Islamic finance refers to financial services that adhere to Shari'ah principles. This includes prohibition of paying or receiving interest (Riba), gambling (Maisir) and excessive risk (Gharar). Although Islamic banking and Sukuk comprise the lion’s share of Islamic finance assets globally with $1.9 trillion and $350 billion, respectively, there are significant untapped opportunities in the securities, equity markets, investment funds, insurance and microfinance markets.

According to the Economist Intelligence Unit (EIU), by 2050 the population of Africa and Asia alone will comprise 7.7 billion of a forecast global 9.7 billion. Today, Muslims comprise large and rapidly growing segments of the world population, including 93 per cent in the Middle East & North Africa (MENA), 30 per cent in sub-Saharan Africa and 24 per cent in Asia-Pacific. Broadly speaking, in so far as Islamic finance promotes beneficial financial activities to society, and restricts harmful ones, through its ethical principles and focus on tangible assets, there is reason to believe that non-Muslims would also be inclined to adopt Islamic financial products.

When I think about what innovation means to me, the word ‘creativity’ resonates stronger than the word ‘adaptation’. Applying this thinking to product development, what is needed is a creative solution, as opposed to an adapted one, to solve an unmet market need. For Islamic finance to flourish, time would be more valuably spent creating new financial products that are Shari'ah-based rather than adapting existing conventional products to become Shari'ah-compliant. The innovative magic is in the roots, not the branches.     

The root of Islamic finance is Shari'ah, which is underpinned by the Holy Qur'an and teachings of the Prophet Mohammed (peace be upon him). So what exactly is the difference between Shari'ah-compliant and Shari'ah-based financial products? An Islamic financial product that is developed using the Shari'ah-compliant approach has its origins in conventional banking and aims to make the product compliant by omitting features or components that contradict Shari'ah principles and replacing them with those that do not. With this approach, an Islamic product is structured using an existing conventional product as a reference. We are trimming a tree to fit a mould rather than planting a new one organically to yield the results we want. 

One example of Shari'ah compliance is Ijarah, an adaptation of a conventional lease. There are many similarities and a few differences between the two, across multiple dimensions such as ownership, risk, timing, profits and penalties. Taking risk as an illustration, a conventional lease is structured so that the lessor assumes and manages all the risks of the leased asset. With ‘Ijarah’, all ownership-related rights and liabilities lie with the lessor whereas all usage-related rights and liabilities lie with the lessee. Any damage or lost caused beyond the lessee’s control is borne by the lessor.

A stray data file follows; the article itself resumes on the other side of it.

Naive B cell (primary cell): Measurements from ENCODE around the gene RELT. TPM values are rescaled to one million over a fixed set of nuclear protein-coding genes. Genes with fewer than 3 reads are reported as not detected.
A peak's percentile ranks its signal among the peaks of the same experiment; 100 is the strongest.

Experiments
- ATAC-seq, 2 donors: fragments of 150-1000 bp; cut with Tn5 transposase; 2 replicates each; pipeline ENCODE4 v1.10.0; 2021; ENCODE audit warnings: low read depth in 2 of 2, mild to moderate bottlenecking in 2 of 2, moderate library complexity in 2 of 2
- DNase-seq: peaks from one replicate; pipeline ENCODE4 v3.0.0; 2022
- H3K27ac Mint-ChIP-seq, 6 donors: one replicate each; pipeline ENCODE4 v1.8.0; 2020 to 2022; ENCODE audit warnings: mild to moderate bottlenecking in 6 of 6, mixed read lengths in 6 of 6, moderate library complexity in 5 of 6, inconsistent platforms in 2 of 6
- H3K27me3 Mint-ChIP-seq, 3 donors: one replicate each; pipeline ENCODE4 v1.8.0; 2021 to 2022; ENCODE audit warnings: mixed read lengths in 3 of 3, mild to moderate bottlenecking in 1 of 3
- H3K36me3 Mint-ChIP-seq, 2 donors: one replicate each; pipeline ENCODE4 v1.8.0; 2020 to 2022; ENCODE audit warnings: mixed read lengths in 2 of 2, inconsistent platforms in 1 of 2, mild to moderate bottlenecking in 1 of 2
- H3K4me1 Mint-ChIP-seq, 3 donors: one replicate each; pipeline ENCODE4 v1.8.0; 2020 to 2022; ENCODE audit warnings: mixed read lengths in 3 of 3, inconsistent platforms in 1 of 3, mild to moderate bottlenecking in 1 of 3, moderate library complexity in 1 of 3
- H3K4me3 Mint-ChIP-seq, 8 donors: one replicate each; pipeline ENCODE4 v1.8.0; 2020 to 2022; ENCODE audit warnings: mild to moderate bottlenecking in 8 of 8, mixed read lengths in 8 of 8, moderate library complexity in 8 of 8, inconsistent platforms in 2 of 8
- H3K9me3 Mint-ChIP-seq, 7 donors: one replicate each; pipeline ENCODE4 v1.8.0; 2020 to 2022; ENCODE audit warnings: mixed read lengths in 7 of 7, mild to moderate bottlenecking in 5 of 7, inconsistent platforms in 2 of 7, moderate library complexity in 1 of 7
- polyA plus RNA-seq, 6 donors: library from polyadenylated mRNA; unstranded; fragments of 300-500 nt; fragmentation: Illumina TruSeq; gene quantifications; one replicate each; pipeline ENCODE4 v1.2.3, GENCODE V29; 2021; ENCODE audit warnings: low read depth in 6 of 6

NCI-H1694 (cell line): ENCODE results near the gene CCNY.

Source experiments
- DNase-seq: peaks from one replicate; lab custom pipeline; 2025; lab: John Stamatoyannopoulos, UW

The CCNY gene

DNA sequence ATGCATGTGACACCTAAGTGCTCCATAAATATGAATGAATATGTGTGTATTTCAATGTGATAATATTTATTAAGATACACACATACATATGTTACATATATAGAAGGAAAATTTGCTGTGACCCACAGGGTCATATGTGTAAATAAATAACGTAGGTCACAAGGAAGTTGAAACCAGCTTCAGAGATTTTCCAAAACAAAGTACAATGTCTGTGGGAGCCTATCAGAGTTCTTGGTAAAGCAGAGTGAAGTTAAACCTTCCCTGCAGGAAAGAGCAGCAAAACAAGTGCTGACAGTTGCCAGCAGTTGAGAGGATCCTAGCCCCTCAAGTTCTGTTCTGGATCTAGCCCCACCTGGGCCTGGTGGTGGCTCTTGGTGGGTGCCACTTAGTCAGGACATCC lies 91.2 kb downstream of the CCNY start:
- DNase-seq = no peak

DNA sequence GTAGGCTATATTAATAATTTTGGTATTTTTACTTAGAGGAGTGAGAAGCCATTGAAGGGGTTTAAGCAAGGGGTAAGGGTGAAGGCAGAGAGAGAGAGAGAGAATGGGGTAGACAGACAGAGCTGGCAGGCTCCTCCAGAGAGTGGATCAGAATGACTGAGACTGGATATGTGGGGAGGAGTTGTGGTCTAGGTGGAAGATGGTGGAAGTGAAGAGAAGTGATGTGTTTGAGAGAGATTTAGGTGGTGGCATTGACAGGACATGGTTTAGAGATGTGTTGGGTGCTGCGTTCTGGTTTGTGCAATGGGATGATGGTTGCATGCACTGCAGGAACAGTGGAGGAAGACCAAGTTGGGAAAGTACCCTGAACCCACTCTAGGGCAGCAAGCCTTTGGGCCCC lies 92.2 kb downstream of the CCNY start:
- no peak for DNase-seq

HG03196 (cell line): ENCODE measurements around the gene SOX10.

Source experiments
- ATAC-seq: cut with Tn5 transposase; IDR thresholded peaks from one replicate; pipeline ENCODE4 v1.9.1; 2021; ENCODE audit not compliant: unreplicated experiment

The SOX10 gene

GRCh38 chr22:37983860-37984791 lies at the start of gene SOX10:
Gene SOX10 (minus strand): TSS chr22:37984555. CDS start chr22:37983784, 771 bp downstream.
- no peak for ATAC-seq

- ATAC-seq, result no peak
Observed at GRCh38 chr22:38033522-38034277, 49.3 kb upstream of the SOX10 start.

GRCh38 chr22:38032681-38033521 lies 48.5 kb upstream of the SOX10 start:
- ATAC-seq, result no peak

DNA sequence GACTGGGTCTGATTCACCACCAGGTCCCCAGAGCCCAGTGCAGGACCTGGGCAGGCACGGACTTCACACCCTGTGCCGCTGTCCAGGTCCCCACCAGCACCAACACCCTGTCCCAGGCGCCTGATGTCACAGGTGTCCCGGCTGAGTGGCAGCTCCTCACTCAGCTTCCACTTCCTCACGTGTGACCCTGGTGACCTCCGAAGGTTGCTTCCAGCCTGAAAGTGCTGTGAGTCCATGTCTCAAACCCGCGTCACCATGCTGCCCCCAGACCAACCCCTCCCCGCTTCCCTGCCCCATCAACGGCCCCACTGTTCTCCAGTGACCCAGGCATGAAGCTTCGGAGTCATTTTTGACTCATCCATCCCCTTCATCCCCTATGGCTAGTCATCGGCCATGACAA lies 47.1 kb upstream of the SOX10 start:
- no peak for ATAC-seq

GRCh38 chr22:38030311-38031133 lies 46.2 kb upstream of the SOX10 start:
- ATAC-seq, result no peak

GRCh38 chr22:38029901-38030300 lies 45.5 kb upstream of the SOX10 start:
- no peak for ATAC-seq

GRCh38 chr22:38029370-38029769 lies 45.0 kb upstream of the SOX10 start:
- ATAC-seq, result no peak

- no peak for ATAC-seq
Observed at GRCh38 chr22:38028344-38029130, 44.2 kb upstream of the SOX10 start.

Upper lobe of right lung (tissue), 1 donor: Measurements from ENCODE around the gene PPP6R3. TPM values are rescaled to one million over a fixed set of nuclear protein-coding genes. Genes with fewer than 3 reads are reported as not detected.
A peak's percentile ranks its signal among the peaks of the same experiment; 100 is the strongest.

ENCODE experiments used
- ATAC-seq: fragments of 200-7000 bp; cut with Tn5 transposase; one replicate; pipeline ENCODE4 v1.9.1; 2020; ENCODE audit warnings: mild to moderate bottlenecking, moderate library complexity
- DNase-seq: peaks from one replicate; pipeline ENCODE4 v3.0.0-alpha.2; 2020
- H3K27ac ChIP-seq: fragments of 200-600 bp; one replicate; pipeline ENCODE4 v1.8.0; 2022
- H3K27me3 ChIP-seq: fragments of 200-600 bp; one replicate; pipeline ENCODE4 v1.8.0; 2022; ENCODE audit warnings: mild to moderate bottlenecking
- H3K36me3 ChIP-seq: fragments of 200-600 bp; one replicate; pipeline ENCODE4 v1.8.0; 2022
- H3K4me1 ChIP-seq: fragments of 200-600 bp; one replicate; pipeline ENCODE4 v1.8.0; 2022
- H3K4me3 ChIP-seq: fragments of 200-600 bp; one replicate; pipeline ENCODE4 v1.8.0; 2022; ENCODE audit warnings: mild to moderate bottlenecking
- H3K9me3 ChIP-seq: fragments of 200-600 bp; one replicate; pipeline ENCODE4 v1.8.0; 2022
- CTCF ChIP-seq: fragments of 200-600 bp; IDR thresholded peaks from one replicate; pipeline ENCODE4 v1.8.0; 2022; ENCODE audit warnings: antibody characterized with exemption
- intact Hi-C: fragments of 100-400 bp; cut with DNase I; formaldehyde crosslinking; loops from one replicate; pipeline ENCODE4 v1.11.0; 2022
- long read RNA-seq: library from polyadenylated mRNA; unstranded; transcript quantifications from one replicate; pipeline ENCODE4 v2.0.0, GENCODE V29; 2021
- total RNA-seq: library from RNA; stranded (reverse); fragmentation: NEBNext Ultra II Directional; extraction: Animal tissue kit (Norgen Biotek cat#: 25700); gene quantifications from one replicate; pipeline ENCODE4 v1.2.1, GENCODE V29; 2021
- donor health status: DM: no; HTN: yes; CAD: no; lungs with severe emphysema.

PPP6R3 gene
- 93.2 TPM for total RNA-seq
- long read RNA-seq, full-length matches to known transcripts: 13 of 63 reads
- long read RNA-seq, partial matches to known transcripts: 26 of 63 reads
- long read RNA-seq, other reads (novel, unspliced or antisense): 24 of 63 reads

An Islamic financial product that is developed using a Shari'ah-based approach does not involve a conventional product as a benchmark. It is a newly developed product based on Shari'ah principles and is therefore intrinsically compliant.  For example, a Mudharaba venture capital partnership model takes a Shari'ah-based approach. Here, a financing partner provides capital towards investment in a commercial enterprise to be managed by an entrepreneurial partner. The proportionate share in profit is determined by mutual agreement but the loss, if any, is borne only by the owner of the capital, in which case the entrepreneur gets nothing for his labour. Although a simple example, this Shari'ah-based model does not aim to replicate a conventional VC model, despite their similarities, but rather, creates an organic Islamic financial product directly from Shari'ah principles. 

This is where the real innovation of Islamic finance is. The more the industry adopts this approach, the more growth it can expect. At DIFC, we have created a dynamic ecosystem of 1,750 companies—many of which are Islamic Finance institutions or offer Islamic solutions. We are also driving the future of finance with a number of initiatives that support innovative thinking in the industry.

On 14 November 2017, the Dubai International Financial Centre (DIFC) will be hosting the Global Financial Forum (GFF) which will convene a remarkable group of leaders from across the world of finance to share their knowledge on Islamic Finance, FinTech and the future of finance, as it relates to the Middle East, Africa and South East Asia (MEASA) region. These industry experts are set to provide valuable insights on the progression of the fast-growing Islamic Finance sector and I look forward to exploring how we, as a global community, can innovate from the roots and take the Islamic Finance industry to the next level.

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